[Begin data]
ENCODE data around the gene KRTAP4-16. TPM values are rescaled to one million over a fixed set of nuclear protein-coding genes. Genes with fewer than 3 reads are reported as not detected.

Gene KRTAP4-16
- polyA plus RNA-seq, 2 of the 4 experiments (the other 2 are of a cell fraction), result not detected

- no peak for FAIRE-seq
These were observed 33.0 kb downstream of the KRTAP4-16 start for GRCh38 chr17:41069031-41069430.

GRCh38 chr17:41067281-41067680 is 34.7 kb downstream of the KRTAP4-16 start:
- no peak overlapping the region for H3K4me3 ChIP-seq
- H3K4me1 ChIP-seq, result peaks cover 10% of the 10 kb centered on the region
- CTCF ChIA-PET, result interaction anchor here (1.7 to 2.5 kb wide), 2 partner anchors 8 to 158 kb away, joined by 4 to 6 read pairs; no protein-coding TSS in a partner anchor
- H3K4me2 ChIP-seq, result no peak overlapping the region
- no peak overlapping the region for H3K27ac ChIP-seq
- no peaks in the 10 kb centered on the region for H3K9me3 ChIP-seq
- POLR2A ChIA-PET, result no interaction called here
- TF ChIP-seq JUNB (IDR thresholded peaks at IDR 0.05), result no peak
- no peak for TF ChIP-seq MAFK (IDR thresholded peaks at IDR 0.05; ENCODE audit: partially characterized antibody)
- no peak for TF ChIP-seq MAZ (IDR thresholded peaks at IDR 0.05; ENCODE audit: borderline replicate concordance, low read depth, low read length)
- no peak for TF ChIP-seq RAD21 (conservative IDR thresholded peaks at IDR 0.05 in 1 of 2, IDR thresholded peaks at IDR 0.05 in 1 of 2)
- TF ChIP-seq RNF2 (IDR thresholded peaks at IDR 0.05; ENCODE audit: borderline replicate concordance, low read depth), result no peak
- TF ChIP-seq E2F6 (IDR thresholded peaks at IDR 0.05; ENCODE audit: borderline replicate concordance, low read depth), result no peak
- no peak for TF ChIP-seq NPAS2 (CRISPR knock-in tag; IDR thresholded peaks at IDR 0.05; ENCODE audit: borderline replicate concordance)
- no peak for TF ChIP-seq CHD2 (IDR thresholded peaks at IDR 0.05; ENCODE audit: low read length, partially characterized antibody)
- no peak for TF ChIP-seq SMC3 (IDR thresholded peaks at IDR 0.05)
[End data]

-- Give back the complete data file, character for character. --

ENCODE data around the gene KRTAP4-16. TPM values are rescaled to one million over a fixed set of nuclear protein-coding genes. Genes with fewer than 3 reads are reported as not detected.

Gene KRTAP4-16
- polyA plus RNA-seq, 2 of the 4 experiments (the other 2 are of a cell fraction), result not detected

- no peak for FAIRE-seq
These were observed 33.0 kb downstream of the KRTAP4-16 start for GRCh38 chr17:41069031-41069430.

GRCh38 chr17:41067281-41067680 is 34.7 kb downstream of the KRTAP4-16 start:
- no peak overlapping the region for H3K4me3 ChIP-seq
- H3K4me1 ChIP-seq, result peaks cover 10% of the 10 kb centered on the region
- CTCF ChIA-PET, result interaction anchor here (1.7 to 2.5 kb wide), 2 partner anchors 8 to 158 kb away, joined by 4 to 6 read pairs; no protein-coding TSS in a partner anchor
- H3K4me2 ChIP-seq, result no peak overlapping the region
- no peak overlapping the region for H3K27ac ChIP-seq
- no peaks in the 10 kb centered on the region for H3K9me3 ChIP-seq
- POLR2A ChIA-PET, result no interaction called here
- TF ChIP-seq JUNB (IDR thresholded peaks at IDR 0.05), result no peak
- no peak for TF ChIP-seq MAFK (IDR thresholded peaks at IDR 0.05; ENCODE audit: partially characterized antibody)
- no peak for TF ChIP-seq MAZ (IDR thresholded peaks at IDR 0.05; ENCODE audit: borderline replicate concordance, low read depth, low read length)
- no peak for TF ChIP-seq RAD21 (conservative IDR thresholded peaks at IDR 0.05 in 1 of 2, IDR thresholded peaks at IDR 0.05 in 1 of 2)
- TF ChIP-seq RNF2 (IDR thresholded peaks at IDR 0.05; ENCODE audit: borderline replicate concordance, low read depth), result no peak
- TF ChIP-seq E2F6 (IDR thresholded peaks at IDR 0.05; ENCODE audit: borderline replicate concordance, low read depth), result no peak
- no peak for TF ChIP-seq NPAS2 (CRISPR knock-in tag; IDR thresholded peaks at IDR 0.05; ENCODE audit: borderline replicate concordance)
- no peak for TF ChIP-seq CHD2 (IDR thresholded peaks at IDR 0.05; ENCODE audit: low read length, partially characterized antibody)
- no peak for TF ChIP-seq SMC3 (IDR thresholded peaks at IDR 0.05)